BELLINGHAM - Nine would-be developers have provided the Port of Bellingham with preliminary ideas for the first phase of waterfront development, and they have widely varying ideas about the suitability of the Granary Building for rehabilitation.
The Granary's prospects are just one element of the development plans presented in rough outline in response to the port's request for expressions of developer interest in a small portion of its waterfront holdings envisioned as the first phase of long-awaited waterfront redevelopment. The site is 10.8 acres at the northeastern edge of the old Georgia-Pacific Corp. mill site along Whatcom Waterway.
Among the ideas that developers are discussing are artist lofts, luxury hotels, a swimming pool, apartments, offices and shops.
The Granary Building was built in 1928 as the focal point of a once-booming egg and poultry business in Whatcom County. It has been vacant for years and was the property of Georgia-Pacific Corp. before that company shut down and handed over its 137 acres of industrial land to the port in 2005.
Until recently, port officials had contended the Granary was not salvageable and would have to be demolished. But preservation advocates convinced the port to give would-be developers a chance to do something with it.
A team composed of Zervas Group Architects and Tollhouse Energy proposes powering The Granary with electricity that could be generated by hydropower from the old Georgia-Pacific Corp. industrial water main.
"We believe The Granary must be developed first in order to create an irresistible synergy that will drive demand for more development," architect Michael Smith wrote in a cover letter to the port.
Bellingham developers John Blethen and James Willson, outspoken advocates for Granary preservation, also have expressed interest.
"Our vision for the structure is a mix of retail, restaurant and offices," they wrote. "It would be our intent to refurbish the building's exterior immediately upon acquisition."
The Canadian-based Molnar Group, current owner of the Hotel Bellwether, is more skeptical.
"Our current opinion is that the renovation of the Granary Building could be financially prohibitive," the firm writes. "However, we will keep an open mind."
Also among the skeptics is a submission from Lorig Associates and Lorax Partners of Seattle.
"The driver of the synergy we see coming to the waterfront, the excitement that turns heads, attracts tenants, and draws and expands the downtown will be anchored by the improvements to the waterfront and the new tenants and buildings that complement that edge," the Lorig-Lorax team wrote. "As a focus, the Granary is not the driver of the first step to redevelopment."
Utah-based Rockworth Companies expresses a willingness to consider the use of the Granary for its historic value, but says a decision can't be made until structural and architectural feasibility studies are done.
They envision ground-floor retail and public gathering space, office and residential areas on upper levels, and perhaps even an observation deck on top.
Other highlights from the preliminary developer submissions:
Minneapolis-based Artspace Projects Inc. expresses a willingness to be involved in developing self-supporting live-and-work rental spaces for artists.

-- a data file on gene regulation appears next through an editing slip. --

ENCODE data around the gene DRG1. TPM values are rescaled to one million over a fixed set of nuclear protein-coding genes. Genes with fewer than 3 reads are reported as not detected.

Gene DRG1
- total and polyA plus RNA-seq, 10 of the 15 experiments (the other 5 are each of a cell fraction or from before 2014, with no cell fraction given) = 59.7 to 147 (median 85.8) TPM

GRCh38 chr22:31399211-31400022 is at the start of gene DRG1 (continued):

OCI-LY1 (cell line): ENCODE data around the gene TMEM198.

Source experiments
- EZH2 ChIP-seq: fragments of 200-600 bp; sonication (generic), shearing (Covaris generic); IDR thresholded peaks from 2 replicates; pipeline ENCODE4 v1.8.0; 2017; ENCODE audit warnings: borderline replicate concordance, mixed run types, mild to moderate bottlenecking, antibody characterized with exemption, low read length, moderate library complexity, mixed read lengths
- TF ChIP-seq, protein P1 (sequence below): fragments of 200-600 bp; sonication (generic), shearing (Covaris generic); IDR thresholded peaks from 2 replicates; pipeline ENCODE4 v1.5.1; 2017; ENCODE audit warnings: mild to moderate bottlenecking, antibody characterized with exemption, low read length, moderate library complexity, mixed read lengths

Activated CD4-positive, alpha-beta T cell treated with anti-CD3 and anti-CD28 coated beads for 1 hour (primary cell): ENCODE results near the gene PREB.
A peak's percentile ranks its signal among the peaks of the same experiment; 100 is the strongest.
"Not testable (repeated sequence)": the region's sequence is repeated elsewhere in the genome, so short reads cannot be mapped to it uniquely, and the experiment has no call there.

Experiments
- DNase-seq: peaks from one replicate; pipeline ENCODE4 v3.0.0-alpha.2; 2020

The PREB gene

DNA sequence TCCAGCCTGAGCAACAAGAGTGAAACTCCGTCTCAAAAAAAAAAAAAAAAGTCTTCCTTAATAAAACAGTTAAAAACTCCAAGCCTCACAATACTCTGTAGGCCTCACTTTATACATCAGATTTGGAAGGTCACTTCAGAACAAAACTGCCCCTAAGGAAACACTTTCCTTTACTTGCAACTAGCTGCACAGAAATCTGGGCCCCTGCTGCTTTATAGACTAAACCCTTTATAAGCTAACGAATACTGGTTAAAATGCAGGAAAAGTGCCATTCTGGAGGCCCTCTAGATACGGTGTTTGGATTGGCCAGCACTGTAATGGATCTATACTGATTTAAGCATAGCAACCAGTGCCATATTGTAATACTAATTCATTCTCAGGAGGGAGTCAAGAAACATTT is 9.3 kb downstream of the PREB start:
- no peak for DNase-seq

Bellingham Whatcom County Housing Authorities is interested in securing a 1.25-acre portion of the site for 100 units of lower-cost housing.
Rockworth proposes 300 to 400 higher-end rental housing units as the first phase of waterfront development, with amenities that could include parks and a community center with swimming pool and fitness center, thereby generating activity that would attract retail, office and hotel development.
Seattle-based Touchstone expresses interest in an office building in the 100,000-to-250,000-square-foot size range, a possible 200-room hotel, and apartments.
Molnar Group says demand for rental housing is high and proposes a five-story apartment building as a first step.
P4 Solutions, a multinational group that includes local architect Dave Christensen, Realtor David Moody and businessman Charlie Heggem, envisions a four- or five-star hotel with more than 200 rooms that could complement a Western Washington University project and "world-class aquarium."
Lydia Bennett, the port's director of business development, said this is just a preliminary round to give port and city officials an idea of the level of developer interest in the waterfront, as the master planning process moves ahead.
While that process is under way at City Hall, the port will be undertaking more serious discussions with developers and investors, seeking formal development proposals that would be submitted in May 2013. By the end of this year, the port hopes to have a developer or developers contractually committed to purchase the 10.8-acre property and develop it.
Developers can be involved in the final development of the master plan to make sure it is compatible with their needs, Bennett added.
Matt Anderson, principal with the Heartland LLC consulting group working with the port to recruit developers, said Bellingham appears to have a strong brand.
"The perception of Bellingham outside the area is really very strong," Anderson said. "People say, 'I love Bellingham.' I must have heard that a dozen times."
Anderson said he hasn't heard any concern about waterfront rail traffic that could be generated if the Gateway Pacific Terminal coal export pier is built at Cherry Point.
"Everybody knows about the trains," Anderson said. "It's certainly something to watch, but right now it's not foremost on peoples' minds."